This very short, but beautifully written chapter brings together a couple of recurring themes throughout the book. First of all, we have Andrei surveying the position at Schöngraben, and composing military strategy in his head. Note carefully the large-scale strategies he works out. When this happens, that division will move there, that regiment will do this, etc. A far cry from the micro-detailed world of reality that Tolstoy paints for us – as we shall see.
The other element is one that I think most of us would be able to relate to, one way or another – regardless of our beliefs – the discussion on death by Captain Tushin.
Quite correctly, he gets to the heart of why we fear death – and the situations that can cause it – so much. We don’t know what or where we are going to. As a Christian myself, I believe in life after death, but there is a sense in which, not having seen it, this life is the only one I know. And it is so for most humans – we will cling to this life which we know with an amazing tenacity.
Several years ago, I used to suffer from panic attacks – on a regular, almost daily, basis. Although it was mostly in the mind, it felt like I was having a heart attack. I can tell you – Christian beliefs or not – I was terrified at the thought of dying.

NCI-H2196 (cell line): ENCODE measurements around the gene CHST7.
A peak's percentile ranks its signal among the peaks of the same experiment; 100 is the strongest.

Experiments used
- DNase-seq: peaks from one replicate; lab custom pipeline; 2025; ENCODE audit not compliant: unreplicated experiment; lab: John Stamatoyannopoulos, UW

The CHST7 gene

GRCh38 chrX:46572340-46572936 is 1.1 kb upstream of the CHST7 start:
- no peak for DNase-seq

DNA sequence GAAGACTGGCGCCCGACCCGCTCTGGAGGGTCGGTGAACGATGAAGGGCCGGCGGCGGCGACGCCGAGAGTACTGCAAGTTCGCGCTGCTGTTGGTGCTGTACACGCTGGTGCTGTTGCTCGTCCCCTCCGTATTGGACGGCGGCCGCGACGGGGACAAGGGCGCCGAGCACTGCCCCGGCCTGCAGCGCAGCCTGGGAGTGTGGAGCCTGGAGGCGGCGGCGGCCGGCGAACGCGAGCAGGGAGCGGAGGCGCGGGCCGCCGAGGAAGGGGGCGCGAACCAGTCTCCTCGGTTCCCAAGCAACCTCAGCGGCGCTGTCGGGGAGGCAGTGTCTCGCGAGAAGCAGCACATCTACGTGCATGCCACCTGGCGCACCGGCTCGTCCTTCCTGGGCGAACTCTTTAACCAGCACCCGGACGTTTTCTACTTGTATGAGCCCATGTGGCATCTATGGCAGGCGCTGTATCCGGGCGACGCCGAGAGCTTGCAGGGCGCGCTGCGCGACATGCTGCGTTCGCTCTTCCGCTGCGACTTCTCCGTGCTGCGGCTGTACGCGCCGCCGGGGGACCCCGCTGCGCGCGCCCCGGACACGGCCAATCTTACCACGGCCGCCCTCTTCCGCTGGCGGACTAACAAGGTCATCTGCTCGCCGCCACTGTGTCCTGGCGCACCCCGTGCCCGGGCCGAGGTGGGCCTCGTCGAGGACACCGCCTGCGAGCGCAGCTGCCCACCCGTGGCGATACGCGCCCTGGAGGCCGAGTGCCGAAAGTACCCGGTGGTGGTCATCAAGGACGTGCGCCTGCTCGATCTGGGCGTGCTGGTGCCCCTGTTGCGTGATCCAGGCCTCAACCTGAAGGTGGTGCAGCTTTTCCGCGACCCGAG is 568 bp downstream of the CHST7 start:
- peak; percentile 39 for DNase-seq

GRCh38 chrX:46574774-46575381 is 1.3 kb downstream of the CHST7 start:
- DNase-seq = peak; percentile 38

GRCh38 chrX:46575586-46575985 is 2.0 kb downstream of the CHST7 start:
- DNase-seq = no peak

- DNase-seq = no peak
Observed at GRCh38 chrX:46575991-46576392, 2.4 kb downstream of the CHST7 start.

Or maybe you’ve never stopped to think about these things. Sometimes it takes something as severe as a battle, to really make you think about the possibility. For me it was panic attacks. And even though they are gone, I still find a plane trip can make me contemplate mortality for some reason – realising that there’s nothing you can do if the plane goes down.
It does ask an interesting question, though – are we at peace with our own mortality? How would we be? Terrified? Calm? These are the questions that get to the heart of being really human, I think.